TH Ratings in Breast Thermography, Why We Don’t Use Them

Anthony S. Piana

President, Professional Academy of Clinical Thermology

 

TH ratings in the analysis of breast thermography utilize thermographic findings to give a risk assessment to the patient for each breast as to the likelihood of developing breast cancer in the upcoming years.

TH ratings were once part of thermography as BIRAD ratings are to mammograms.  Most, if not all, breast thermography interpretation companies utilized TH ratings until about 10 years ago. What happened?

Looking back at the initial creation of this type of score given to women with thermographic breast findings and placing them into convenient boxes for identifying risk, we see that this was based on a small study in the years preceding 1979 (date of publication).  It was based on the technology of the time that consisted of analog thermal cameras as well as Liquid Crystal Contact thermography.  These methods did not compare to the sensitive equipment we have today with digital thermography.  Many of the “factors” used in identifying risk are not too commonly seen with the newer sensitive cameras, placing most women into the TH4 and TH5 categories, creating far too much stress for too many women.  Further, over 10% of Women with the lowest risk factor (TH1) went on to develop breast cancer.  The study followed only a small group of slightly over 1000 women.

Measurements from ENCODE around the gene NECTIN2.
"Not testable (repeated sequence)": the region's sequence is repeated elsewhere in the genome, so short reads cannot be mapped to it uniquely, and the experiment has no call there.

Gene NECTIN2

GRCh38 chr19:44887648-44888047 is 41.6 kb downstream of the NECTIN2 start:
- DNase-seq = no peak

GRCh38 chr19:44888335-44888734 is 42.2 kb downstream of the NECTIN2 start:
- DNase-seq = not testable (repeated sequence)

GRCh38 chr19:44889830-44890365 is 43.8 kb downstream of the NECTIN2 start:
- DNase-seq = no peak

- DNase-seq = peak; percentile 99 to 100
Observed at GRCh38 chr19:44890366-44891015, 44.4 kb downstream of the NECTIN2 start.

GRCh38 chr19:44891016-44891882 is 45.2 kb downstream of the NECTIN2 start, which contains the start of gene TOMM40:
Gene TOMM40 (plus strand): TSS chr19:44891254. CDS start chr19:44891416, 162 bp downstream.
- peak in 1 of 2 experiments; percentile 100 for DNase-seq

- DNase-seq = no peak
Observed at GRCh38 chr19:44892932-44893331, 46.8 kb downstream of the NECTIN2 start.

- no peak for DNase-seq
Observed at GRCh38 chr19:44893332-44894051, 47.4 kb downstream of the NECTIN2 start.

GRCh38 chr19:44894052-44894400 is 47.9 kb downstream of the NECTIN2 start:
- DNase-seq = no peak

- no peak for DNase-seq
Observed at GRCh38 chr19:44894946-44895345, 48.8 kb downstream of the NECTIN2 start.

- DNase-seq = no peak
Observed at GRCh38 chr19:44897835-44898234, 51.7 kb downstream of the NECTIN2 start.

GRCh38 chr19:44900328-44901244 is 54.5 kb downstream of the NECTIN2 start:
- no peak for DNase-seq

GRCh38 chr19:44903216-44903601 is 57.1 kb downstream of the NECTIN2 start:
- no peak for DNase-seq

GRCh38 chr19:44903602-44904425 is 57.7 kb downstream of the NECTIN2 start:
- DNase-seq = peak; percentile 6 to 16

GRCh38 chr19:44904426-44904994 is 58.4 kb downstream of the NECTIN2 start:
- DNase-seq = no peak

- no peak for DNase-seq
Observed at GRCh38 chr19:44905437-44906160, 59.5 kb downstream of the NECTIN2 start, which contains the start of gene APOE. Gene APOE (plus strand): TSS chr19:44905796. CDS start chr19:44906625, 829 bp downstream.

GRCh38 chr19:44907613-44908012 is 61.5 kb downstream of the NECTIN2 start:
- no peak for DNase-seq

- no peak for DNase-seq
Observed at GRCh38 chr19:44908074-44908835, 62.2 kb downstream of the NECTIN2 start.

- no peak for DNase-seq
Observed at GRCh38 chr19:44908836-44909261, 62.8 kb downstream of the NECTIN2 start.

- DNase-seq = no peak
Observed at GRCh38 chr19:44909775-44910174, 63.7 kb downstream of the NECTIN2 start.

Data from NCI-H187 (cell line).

Peter Lang, PACT VP, states, “As technology improved as thermal cameras became more sensitive, we commonly see things now that were not seen when the TH ratings were created. Back then these “things” were considered as factors and counted for the TH ratings, so if we apply those ratings with the current technology, we will have a high number of false TH3, TH4 & TH5. That has been our opinion and the main reason for not using the TH rating but a more descriptive report of the findings.”

It is therefore the stance of the Professional Academy of Clinical Thermology (PACT) that such a system would be of benefit; however the current system used is outdated and inaccurate.  If we can examine a more modern database and follow the outcomes, then such a system of analysis could be of great use.

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